For convenience, your computer can (and in some cases will) use both weak and strong LAN Manager authentication levels. LAN Manager (LM) is the weakest and oldest authentication protocol; NTLMv2 is the newest and strongest. Since only the oldest operating systems and applications use LM, it is desirable to remove the ability for your computer to use this protocol so as to increase security. Ideally, you should only allow your computers to use NTLMv2 for both initiating communicating and responding to authentication requests.
Setting #6: Storage of LM Hash
Location: Computer Configuration\Windows Settings\Local Policies\Security Options\Network Security: Do not store LAN Manager hash value on next password change
Similar to support for the older authentication protocols, your computers store the older authentication protocol hashes. The LM hash is very insecure, but is stored whether you use it or not. This provides an easy way for someone to crack passwords if they gain access to the stored hash. Enabling this setting will remove the ability for the computer to store the insecure LM hash.
Setting #7: User Rights Assignment
Location: Computer Configuration\Windows Settings\Local Policies\User Rights Assignment
User rights control what a user or group of users can do on a computer. User rights are unique per computer, but can be controlled via GPOs. User rights are important to configure, since they can bypass the security access control list that is configured on a resource on a computer.
Setting #8: Anonymous Access to SAM Accounts
Location: Computer Configuration\Windows Settings\Local Policies\Security Options\Network Access: Do not allow anonymous enumeration of SAM accounts
In the past, Windows computers have allowed other computers and applications to access the SAM accounts for reference and authentication. For a while, attackers have exploited this access, taking advantage of anonymous access to user account names and password hashes. This setting will deny anonymous access to the SAM account.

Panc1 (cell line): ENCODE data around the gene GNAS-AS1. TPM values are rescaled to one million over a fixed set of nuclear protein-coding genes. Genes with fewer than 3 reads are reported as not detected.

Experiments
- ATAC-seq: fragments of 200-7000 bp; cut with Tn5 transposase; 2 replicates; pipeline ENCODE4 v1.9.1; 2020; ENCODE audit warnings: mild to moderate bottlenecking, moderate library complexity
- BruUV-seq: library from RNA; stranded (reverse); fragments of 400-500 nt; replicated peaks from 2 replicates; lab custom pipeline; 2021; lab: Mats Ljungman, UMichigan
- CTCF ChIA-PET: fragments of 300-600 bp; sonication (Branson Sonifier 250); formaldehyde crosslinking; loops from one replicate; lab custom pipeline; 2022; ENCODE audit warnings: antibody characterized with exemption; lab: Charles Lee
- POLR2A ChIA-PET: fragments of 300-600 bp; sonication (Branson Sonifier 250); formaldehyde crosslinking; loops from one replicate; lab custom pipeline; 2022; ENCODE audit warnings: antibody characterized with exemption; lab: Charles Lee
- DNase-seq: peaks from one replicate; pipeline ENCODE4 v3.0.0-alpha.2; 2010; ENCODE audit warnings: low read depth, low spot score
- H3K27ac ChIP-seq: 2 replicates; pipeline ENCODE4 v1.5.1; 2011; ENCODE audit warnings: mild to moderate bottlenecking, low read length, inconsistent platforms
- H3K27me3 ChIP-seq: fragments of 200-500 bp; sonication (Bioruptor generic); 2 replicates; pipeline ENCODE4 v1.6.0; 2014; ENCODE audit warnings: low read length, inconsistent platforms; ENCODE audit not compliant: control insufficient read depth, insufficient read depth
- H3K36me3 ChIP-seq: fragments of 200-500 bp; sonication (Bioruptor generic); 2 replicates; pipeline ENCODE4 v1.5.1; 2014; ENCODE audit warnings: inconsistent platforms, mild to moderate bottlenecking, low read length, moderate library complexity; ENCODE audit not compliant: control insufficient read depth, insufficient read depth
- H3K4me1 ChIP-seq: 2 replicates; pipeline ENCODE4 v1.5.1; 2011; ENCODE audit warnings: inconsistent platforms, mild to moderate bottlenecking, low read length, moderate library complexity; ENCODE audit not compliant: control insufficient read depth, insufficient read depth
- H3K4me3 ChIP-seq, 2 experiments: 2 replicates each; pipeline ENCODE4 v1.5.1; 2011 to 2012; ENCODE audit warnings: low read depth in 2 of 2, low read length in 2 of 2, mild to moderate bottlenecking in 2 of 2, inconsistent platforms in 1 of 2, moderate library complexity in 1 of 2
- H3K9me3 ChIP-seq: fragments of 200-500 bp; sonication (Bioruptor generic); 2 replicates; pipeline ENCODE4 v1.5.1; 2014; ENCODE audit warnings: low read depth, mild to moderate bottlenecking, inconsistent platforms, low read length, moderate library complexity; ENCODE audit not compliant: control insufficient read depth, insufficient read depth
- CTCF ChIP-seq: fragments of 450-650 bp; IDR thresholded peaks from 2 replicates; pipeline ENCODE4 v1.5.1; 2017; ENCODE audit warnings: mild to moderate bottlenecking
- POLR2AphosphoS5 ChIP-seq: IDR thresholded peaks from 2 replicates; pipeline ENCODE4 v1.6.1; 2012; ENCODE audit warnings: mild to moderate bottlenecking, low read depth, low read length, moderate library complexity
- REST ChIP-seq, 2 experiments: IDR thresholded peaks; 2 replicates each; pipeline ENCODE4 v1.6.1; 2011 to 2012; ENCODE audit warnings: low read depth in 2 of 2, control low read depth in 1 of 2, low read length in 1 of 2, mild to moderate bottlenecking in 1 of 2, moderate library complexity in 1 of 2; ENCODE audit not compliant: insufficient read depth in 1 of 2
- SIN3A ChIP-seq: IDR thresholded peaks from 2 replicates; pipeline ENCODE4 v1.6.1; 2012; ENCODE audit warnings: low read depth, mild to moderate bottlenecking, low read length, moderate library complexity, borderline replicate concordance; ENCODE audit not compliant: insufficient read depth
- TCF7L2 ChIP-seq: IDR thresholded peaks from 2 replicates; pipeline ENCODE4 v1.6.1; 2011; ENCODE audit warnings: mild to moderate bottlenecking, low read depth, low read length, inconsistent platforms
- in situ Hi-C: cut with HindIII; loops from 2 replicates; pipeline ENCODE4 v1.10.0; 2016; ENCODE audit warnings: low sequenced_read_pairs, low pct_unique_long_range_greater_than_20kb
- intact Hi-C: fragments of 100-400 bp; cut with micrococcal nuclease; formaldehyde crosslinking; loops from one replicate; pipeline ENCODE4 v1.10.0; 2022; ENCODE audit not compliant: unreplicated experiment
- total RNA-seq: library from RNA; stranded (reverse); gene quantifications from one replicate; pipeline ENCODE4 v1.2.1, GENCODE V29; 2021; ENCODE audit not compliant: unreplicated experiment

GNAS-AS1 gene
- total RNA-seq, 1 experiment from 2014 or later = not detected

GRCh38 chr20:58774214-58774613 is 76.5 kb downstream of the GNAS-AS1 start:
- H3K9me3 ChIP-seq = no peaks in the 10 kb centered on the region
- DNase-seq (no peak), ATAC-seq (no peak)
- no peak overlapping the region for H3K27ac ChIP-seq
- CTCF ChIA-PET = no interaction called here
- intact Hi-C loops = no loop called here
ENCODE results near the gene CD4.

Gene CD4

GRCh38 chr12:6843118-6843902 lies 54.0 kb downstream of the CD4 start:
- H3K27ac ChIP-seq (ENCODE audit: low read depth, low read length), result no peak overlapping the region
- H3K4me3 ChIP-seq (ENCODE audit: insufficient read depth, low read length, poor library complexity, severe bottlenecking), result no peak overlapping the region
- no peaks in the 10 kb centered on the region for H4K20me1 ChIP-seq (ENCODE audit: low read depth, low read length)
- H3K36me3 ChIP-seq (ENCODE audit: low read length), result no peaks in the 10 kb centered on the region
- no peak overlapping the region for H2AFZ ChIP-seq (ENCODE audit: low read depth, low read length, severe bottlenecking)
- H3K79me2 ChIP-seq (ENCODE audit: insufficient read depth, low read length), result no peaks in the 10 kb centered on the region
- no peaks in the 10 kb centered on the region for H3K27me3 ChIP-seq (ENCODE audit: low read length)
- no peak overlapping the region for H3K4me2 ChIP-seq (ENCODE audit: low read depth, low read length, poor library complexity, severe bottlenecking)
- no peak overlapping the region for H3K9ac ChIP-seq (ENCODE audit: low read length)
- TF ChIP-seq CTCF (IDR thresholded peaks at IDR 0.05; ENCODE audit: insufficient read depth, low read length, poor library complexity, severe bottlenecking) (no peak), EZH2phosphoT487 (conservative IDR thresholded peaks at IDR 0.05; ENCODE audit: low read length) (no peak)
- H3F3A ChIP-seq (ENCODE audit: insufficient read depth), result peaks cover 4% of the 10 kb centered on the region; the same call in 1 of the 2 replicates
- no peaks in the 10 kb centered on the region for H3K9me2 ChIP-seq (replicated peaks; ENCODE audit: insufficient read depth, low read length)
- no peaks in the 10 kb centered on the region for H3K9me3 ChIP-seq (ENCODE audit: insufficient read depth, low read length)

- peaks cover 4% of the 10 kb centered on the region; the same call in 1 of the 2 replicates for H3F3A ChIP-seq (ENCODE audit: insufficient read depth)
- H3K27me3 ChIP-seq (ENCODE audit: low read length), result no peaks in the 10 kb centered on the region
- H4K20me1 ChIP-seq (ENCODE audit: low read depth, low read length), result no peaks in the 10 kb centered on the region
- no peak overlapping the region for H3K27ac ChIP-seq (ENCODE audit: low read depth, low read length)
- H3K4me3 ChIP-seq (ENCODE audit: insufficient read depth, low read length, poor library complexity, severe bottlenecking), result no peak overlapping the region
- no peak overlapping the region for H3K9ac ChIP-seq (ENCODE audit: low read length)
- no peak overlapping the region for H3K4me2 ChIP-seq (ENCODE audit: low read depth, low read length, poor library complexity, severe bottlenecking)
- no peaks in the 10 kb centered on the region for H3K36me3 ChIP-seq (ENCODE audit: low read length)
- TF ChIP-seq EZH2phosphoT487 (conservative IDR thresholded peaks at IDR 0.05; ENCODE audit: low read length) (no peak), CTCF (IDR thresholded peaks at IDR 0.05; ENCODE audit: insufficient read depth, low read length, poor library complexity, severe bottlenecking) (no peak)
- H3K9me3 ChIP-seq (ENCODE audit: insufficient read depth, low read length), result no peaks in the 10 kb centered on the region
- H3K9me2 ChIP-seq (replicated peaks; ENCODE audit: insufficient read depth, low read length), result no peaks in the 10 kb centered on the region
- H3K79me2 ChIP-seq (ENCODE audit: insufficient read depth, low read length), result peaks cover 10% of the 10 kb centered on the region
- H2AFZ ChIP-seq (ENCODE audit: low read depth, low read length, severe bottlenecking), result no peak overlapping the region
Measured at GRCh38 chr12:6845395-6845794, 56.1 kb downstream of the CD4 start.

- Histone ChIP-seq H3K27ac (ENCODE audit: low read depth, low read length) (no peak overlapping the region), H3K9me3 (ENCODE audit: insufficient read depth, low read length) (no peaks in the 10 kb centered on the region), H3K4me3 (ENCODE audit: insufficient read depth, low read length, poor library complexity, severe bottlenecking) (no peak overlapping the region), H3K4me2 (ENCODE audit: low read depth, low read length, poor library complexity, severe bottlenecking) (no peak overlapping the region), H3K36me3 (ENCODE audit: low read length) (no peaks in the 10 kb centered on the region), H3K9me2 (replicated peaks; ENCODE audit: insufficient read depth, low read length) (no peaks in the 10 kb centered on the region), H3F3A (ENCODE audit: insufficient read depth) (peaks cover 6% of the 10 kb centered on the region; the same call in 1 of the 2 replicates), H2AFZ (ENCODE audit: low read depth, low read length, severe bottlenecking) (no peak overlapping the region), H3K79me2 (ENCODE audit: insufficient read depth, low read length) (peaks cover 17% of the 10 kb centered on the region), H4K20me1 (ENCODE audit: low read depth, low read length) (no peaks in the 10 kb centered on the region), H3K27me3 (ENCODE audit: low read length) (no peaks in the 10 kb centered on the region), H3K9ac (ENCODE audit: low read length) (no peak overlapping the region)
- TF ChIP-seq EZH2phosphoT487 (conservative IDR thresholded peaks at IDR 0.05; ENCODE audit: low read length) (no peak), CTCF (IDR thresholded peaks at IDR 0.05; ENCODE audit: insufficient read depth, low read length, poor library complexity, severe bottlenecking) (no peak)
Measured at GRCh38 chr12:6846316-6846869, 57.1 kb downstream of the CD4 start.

Setting #9: Everyone Group Permissions and Anonymous Users
Location: Computer Configuration\Windows Settings\Local Policies\Security Options\Network access: Let Everyone permissions apply to anonymous users
This setting provides the anonymous user the same access as the Everyone group when accessing resources. This is a very insecure setting, considering all of the resources that the Everyone group has access to. Therefore, you should not allow the Everyone group also affect the anonymous user account when accessing resources.
Setting #10: Process GPO Security Settings at Every Refresh
Location: Computer Configuration\Administrative Templates\System\Group Policy\Security policy processing
Within this GPO setting you will find a checkbox labeled “Process even if the Group Policy objects have not changed.” This setting will force all GPO settings to reapply, even if the GPO has not changed. This is essential because local administrators can change the Registry values related to security settings applied by GPOs. This setting will force all security settings to reapply at the GPO refresh interval.
The ten settings above will help ensure security has a good start in your Active Directory. Other settings are close to our Top Ten list and should be considered as you continue to configure security in the domain and on your computers. There are more settings related to anonymous access, password controls (lockout), auditing, and an array of security specific settings. Taking the first step to ensure the foundation security is in place will give you the confidence and power to continue to change the other settings to make your network more secure.
Derek Melber (MCSE, MVP, CISM) is president of BrainCore.Net AZ, Inc., as well as an independent consultant and speaker, as well as author of many IT books. Derek educates and evangelizes Microsoft technology, focusing on Active Directory, Group Policy, security and desktop management. As one of only 8 MVPs in the world on Group Policy, Derek’s company is often called upon to develop end-to-end solutions regarding Group Policy for companies. Derek is the author of the The Group Policy Resource Kit by MSPress, which is the defacto book on the subject.